Next sememster I hope not to read a book in the last two weeks, and also improve the speed and depth of my reading even further. Finishing the "The Hunger Games" series would help quite a bit, as well as finishing old series that I am interested in, such as the Inheritance Cycle, and the Left Behind series. Overall, this quarter's reading has been quite nice, far better than bearable for a change. I must say, I'm looking forward to more excellent books.

Monday, October 11, 2010

Socratic Seminar Reflection

Our Socratic Seminars proved to be a more than adequate method of researching further into BNW well as a rather fun way to use class time to build our understanding of the book, and the benefits of calmly discussing as opposed to arguing. Prior to entering the discussions I never realized how unlike Bernard Marx and Karl Marx were. I thought there were quite similar, but thanks to Connor, I now know differently. He pointed out that Bernard being Bernard, an individual in his time, goes against Karl's idea that eventually all individuality will be wiped away. So as opposed to the Marxes being quite similar, they are ironically different. Of course preparing for my seminars gave me a deeper knowledge for the book. I recall realizing that Huxley's use of the word "pneumatic" does mean having a good feminine figure (which explains why he used it to describe Lenina so often) but it also means full of air! Hollow, void, empty! And those words describe Lenina, as well as most members of the society perfectly. I finally realized just how careful Huxley was with his words.

I must say, my groups were quite insightful, and my contributions helped bring the group through those awkward silences, as well as commented in the heat of near-debate. The example with Connor previously mentioned almost erupted into argumentation, but the topic thankfully changed.The difficulty laid not in the talking, or the continuation of the conversation, but stopping when time was called. I remember asking a question with less than ten seconds left and continuing to talk about the subject for a few more minutes. One attribute I discovered about my self is that when push comes to shove I can keep a conversation going as well as an audience laughing. Honestly, there is nothing I would change about the seminars, or my performance, the former it seems like Sophocles perfected.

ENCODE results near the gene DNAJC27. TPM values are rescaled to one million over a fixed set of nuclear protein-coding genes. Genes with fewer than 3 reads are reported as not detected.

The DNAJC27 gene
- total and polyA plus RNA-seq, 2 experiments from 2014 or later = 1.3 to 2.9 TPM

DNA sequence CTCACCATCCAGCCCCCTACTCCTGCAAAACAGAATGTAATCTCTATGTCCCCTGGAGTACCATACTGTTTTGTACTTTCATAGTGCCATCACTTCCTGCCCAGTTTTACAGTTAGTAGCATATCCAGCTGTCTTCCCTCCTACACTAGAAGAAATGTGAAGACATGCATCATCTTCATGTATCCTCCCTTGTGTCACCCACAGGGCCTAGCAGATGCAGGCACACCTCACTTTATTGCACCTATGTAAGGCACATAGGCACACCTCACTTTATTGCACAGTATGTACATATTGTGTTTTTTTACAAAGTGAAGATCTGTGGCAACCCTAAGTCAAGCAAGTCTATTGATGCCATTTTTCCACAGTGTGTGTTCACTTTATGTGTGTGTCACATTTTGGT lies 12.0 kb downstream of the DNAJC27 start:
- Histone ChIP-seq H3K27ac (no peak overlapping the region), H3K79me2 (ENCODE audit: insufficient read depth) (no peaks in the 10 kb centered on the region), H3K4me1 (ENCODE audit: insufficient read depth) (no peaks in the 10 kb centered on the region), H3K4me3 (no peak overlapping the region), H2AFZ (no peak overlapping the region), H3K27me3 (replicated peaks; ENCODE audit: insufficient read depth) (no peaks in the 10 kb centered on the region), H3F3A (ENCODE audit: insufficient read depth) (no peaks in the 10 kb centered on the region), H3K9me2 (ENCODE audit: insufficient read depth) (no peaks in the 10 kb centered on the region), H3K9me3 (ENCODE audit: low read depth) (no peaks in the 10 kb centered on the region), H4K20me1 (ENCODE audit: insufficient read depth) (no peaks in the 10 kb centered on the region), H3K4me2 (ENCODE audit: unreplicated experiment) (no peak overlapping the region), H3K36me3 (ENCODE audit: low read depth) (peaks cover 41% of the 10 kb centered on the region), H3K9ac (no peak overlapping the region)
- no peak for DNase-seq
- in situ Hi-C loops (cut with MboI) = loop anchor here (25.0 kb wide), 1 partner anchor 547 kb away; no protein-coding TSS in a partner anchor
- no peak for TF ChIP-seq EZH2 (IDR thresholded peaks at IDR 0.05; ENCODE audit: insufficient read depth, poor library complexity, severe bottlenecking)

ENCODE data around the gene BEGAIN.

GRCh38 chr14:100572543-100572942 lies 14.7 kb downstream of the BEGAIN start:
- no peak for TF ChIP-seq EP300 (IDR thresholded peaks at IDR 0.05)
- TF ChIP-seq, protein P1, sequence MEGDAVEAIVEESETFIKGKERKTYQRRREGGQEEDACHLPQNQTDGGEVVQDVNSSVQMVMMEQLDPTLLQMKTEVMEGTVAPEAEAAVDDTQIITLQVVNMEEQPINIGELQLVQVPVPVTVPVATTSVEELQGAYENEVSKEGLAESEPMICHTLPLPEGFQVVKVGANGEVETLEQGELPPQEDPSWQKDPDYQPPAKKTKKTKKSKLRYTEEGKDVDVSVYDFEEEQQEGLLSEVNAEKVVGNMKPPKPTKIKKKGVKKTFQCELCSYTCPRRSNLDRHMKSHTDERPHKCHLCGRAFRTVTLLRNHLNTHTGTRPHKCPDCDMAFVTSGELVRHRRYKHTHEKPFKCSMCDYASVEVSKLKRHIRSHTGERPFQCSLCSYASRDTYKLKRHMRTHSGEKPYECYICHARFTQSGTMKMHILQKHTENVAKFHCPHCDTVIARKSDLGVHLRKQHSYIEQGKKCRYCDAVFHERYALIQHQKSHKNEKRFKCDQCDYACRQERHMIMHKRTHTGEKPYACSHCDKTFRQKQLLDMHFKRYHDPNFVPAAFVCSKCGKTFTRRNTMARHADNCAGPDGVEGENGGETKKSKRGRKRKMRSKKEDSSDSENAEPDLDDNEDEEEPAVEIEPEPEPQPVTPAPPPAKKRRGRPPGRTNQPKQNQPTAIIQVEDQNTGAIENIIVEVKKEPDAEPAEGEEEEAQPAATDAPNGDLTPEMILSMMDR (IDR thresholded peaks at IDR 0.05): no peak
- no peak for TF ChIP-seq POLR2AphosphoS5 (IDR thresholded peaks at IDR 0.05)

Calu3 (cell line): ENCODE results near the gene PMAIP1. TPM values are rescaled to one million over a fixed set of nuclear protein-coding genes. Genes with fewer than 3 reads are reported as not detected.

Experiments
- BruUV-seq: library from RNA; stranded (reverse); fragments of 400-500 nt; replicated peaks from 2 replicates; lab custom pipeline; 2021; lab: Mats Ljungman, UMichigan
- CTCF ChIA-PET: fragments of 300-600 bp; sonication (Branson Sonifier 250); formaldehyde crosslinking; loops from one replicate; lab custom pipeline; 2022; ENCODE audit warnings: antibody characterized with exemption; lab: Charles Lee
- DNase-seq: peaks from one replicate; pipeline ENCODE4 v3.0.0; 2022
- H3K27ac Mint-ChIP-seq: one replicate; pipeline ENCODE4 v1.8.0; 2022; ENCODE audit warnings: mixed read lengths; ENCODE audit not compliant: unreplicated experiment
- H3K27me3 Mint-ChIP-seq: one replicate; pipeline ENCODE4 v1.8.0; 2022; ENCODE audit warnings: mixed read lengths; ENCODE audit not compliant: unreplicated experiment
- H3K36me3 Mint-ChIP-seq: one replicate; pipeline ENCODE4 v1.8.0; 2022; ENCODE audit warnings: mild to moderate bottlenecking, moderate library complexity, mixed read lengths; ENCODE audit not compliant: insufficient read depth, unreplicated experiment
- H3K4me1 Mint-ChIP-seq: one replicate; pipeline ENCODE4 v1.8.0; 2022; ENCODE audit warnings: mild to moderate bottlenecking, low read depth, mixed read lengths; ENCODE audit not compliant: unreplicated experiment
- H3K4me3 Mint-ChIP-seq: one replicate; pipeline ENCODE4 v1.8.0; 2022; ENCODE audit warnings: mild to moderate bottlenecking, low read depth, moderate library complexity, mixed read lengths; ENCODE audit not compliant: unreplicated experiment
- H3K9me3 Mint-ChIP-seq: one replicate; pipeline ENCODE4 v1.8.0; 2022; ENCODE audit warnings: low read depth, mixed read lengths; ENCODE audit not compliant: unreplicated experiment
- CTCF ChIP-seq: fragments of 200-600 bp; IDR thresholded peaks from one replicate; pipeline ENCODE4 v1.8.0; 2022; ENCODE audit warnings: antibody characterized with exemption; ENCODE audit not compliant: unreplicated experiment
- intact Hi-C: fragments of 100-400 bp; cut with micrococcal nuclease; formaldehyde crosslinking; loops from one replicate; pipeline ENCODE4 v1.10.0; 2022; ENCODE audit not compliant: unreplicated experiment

The Sophoclean Seminars were a wonderful way to share information and learn about our own discussion preferences. More later would be quite preferable, and would more than improve upon my working knowledge of whatever text we are researching.

1st Quarter Annotated Reading List

Huxley, Aldous. Brave New World. New York: Harper Perennial Modern Classics, 2006. Print.

Continuing his grandfather's legacy of writing on controversial topics, Aldous Huxley composes Brave New World, a sneak peak into what Huxley believes is the future of humanity. Between the global society bent on experiencing nothing but pleasure, and the savage reservation where a brutal religion which appears to be a mish-mash of many others, Huxley's portrayal seems not only bleak, but hopeless. However, a few individualistic people do exist, who defy the social order, and attempt to bring change to their unethical society.
(268 pages)

Picoult, Jodi. Nineteen Minutes. Thorndike, Me.: Center Point Pub., 2007. Print.

At the beginning of a normal day, filled with usual conversation, casual gossip, and everyday classes, a cataclysmic event rocks the foundation of a town beyond its core. A boy, an student at the local high school decides to come to school, armed and dangerous, and shoot with little to no concern for his victims. As he is alone and on a warpath, he is eventually apprehended, and his trial ensues, in which his lawyer, despite knowing his client's guilt, performs every task within the law to ensure the shooter receives all the legal protection possible. Guilt seems inevitable, but something is amiss, a key witness and he have had a complex relationship for years, and she may just hold the key to the chains that bind him; literally and figuratively.
(464 pages)

Collins, Suzanne. The Hunger Games. New York: Scholastic, 2009. Print.

Many years into the future, all of North America has fallen into rubble and disuse except for a single area of civilization, twelve districts and one central area. Some time ago, the districts rebelled against the center, but their attempts were futile. As a painful reminder, each year two children are chosen from each district to participate in the "Hunger Games," in inhuman battle for survival in which only one of the children survive. This year, in District Twelve, a volunteer puts her life on the line for the sake of a loved one, and must face an acquaintance that once saved her life. She must also face people that have prepared her whole life for the games, who did not volunteer for the sake of another, but out of selfish greed and desire for recognition. A battle for survival, notoriety, and her heart ensues as she enters The Hunger Games.
(374 pages)

Plus BNW articles on tab = 6 books